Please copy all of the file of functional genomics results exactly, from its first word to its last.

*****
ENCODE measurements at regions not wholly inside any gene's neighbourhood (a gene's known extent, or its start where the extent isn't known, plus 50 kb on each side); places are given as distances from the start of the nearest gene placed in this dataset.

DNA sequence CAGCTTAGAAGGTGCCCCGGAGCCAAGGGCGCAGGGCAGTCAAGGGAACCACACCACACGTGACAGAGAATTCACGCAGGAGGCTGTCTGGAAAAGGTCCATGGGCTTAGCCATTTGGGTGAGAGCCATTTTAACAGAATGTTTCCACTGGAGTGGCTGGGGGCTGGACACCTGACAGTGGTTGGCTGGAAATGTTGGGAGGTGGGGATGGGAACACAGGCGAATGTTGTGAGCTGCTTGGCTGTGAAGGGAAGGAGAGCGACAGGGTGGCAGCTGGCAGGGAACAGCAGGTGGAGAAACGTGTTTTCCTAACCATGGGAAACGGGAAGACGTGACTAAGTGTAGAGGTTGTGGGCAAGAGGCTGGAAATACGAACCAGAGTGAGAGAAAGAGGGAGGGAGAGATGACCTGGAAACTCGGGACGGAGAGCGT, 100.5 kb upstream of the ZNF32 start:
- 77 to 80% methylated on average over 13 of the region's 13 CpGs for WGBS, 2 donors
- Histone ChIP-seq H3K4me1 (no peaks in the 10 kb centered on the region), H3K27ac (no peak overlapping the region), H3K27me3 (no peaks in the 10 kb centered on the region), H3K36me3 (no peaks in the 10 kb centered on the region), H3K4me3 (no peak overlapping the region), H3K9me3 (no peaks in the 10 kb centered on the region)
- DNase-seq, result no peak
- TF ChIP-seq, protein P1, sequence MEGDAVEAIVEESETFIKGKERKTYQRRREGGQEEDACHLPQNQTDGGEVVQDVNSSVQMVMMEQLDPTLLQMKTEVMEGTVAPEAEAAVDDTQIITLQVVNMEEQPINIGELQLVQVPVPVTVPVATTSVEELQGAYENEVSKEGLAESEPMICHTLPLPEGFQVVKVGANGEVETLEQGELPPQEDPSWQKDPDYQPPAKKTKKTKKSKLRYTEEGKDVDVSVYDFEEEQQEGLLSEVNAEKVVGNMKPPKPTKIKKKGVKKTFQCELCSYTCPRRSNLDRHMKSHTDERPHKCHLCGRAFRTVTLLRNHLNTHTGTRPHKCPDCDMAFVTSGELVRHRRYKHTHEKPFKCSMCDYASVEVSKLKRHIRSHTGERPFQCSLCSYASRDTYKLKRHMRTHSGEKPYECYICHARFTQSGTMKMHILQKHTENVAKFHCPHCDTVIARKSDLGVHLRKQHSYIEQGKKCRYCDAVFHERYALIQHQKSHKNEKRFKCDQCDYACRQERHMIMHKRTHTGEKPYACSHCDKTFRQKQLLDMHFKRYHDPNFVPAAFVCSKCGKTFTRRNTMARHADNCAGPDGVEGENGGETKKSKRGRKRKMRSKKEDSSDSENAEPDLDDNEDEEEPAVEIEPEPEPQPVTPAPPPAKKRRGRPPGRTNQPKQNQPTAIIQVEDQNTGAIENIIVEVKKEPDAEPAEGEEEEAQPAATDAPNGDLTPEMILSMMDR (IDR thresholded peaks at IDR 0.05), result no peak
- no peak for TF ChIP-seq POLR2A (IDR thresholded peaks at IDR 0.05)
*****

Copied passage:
ENCODE measurements at regions not wholly inside any gene's neighbourhood (a gene's known extent, or its start where the extent isn't known, plus 50 kb on each side); places are given as distances from the start of the nearest gene placed in this dataset.

DNA sequence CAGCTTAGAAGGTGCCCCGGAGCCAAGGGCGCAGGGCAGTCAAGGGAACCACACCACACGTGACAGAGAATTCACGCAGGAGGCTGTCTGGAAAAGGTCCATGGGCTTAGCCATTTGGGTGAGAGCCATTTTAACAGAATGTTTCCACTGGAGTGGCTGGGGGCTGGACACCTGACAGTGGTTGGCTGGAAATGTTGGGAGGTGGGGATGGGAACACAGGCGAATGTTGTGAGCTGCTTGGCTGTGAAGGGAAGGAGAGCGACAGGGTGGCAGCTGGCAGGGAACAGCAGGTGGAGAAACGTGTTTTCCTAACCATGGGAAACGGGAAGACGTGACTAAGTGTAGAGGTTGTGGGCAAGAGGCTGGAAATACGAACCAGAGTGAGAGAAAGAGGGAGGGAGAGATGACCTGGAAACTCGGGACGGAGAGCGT, 100.5 kb upstream of the ZNF32 start:
- 77 to 80% methylated on average over 13 of the region's 13 CpGs for WGBS, 2 donors
- Histone ChIP-seq H3K4me1 (no peaks in the 10 kb centered on the region), H3K27ac (no peak overlapping the region), H3K27me3 (no peaks in the 10 kb centered on the region), H3K36me3 (no peaks in the 10 kb centered on the region), H3K4me3 (no peak overlapping the region), H3K9me3 (no peaks in the 10 kb centered on the region)
- DNase-seq, result no peak
- TF ChIP-seq, protein P1, sequence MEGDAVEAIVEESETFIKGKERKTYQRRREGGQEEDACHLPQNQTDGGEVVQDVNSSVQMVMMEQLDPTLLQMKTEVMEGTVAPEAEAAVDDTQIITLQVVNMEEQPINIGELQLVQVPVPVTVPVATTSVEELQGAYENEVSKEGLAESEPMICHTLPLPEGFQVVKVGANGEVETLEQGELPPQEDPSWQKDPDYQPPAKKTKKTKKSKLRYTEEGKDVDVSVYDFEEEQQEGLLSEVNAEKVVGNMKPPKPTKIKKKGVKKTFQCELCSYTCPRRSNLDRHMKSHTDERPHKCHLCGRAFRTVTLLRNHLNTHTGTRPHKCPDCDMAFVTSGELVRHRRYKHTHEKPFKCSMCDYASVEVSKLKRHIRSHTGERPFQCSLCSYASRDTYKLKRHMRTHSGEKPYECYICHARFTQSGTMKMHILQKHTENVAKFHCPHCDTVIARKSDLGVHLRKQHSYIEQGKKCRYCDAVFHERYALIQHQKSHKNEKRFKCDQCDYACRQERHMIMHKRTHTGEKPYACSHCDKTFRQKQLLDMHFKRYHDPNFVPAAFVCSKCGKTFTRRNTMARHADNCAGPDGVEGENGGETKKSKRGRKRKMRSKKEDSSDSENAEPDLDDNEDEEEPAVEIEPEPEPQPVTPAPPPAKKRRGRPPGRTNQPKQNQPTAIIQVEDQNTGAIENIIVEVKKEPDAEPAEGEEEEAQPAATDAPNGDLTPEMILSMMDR (IDR thresholded peaks at IDR 0.05), result no peak
- no peak for TF ChIP-seq POLR2A (IDR thresholded peaks at IDR 0.05)